Then the internet made it possible for newspapers to appear on screen, and people could read them for free. Was it possible to charge them, by erecting a paywall? Argument was fierce. The Guardian didn’t charge readers: “Range before Revenue” was their watchword. Given that so many of its online readers were in the USA and other foreign countries, this made sense. However, it left open the question: how could you make digital journalism profitable? At least half the book deals with arguments about the best way of harnessing digital journalism, and making it pay. Meanwhile interaction with readers might change the nature of reporting. Stories for instance might be written as they happened, amended and added to in real time. Consequently the story written to a publication deadline would have been overtaken by more recent information by the time it appeared in next morning’s printed paper.
Rusbridger was fascinated by the idea that producing a newspaper might become a collaborative act, journalists and readers working together. But he also realised that the understanding of news itself might be changing. This is something we are all now aware of. The internet has made it possible to acquire information and stories very quickly and from anywhere and everywhere. But this has encouraged what we have come to call “fake news.” This of course is not new. (Think of Goebbels; think of Pravda.) News has always been presented selectively. It has often been heavily loaded. The confusion of reporting and comment has always been possible, frequently common. Nevertheless responsible newspapers, magazines, TV and radio programmes employed editors to check facts, query assertions. Now on publishing platforms like Facebook and Twitter, material of questionable veracity or accuracy may be widely transmitted before any questions have been asked. And because the transmission of news and opinion has become a two-way process, Rusbridger finds himself asking, reluctantly perhaps, whether the multitude of social media users are “more interested in dispassionate facts or in promoting versions of the world that support their prejudices.” A bit of both, one might reply, reflecting that even the most high-minded – even the Guardian? – may have prejudices which insensibly distort their understanding of events, and therefore their presentation of the facts. Bias may be unconscious; liars may believe in the truth of their lies: “That was never a penalty ref,” shrieks a Blue; “Penalty clear as can be,” shouts a Red. Fake news is often no more than what you want to believe.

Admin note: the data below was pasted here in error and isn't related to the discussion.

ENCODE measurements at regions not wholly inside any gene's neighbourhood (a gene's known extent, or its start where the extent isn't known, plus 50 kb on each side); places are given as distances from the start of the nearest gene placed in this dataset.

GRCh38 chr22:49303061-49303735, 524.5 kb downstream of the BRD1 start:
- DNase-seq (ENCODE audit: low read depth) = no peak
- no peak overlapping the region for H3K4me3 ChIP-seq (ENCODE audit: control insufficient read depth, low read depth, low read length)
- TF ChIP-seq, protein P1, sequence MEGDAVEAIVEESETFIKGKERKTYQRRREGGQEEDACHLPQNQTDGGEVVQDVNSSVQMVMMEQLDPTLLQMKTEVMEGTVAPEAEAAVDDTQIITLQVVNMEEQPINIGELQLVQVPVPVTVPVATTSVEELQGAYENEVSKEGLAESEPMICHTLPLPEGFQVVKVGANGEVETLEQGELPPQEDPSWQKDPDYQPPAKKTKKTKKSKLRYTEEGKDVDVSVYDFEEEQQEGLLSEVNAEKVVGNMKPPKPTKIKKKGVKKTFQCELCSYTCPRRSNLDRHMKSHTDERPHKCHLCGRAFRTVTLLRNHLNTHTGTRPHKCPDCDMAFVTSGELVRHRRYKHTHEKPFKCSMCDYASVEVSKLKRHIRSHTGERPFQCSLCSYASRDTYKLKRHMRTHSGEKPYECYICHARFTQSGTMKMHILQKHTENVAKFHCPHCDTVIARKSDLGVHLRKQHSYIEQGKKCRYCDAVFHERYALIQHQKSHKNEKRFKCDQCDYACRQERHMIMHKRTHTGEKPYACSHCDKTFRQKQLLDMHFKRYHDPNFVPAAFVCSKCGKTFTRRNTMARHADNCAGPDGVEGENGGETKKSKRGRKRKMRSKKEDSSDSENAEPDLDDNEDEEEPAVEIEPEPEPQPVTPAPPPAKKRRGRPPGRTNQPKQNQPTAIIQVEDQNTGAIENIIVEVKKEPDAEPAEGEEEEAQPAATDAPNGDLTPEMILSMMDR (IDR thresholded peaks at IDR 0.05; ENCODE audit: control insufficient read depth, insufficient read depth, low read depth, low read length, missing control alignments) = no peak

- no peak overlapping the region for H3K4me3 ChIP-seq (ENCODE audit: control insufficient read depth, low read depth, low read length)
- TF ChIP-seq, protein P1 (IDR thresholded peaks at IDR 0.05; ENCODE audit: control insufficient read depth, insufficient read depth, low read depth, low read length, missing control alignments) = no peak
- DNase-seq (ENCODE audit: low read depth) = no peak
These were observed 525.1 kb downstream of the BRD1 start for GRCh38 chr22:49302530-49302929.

In general Rusbridger is on the side of the angels. That’s to say, I think he is right more often than not, even while I qualify this by saying that his narrative isn’t free of a certain priggishness or self-righteousness long associated with the Guardian. The paper may have become the voice of the liberal metropolitan elite – a worldwide elite indeed; but it retains something of the old Manchester Nonconformist conscience, very evident in Rusbridger’s gripping account of the Guardian-led investigation of the hacking scandal and its publication of the Wikileaks documents and those purloined by Edward Snowden, documents which revealed the extent of supposedly democratic governments’ spying on their own citizens and their contemptuous disregard for both liberties and the law.
This is a fascinating book and, I think, an important one. Journalism will survive in some form or another, but the extent to which it will endure as a professional activity – by which, I mean, the activity by which some men and women earn their living – is uncertain. ■
Breaking News, by Alan Rusbridger, Canongate, 440pp, £20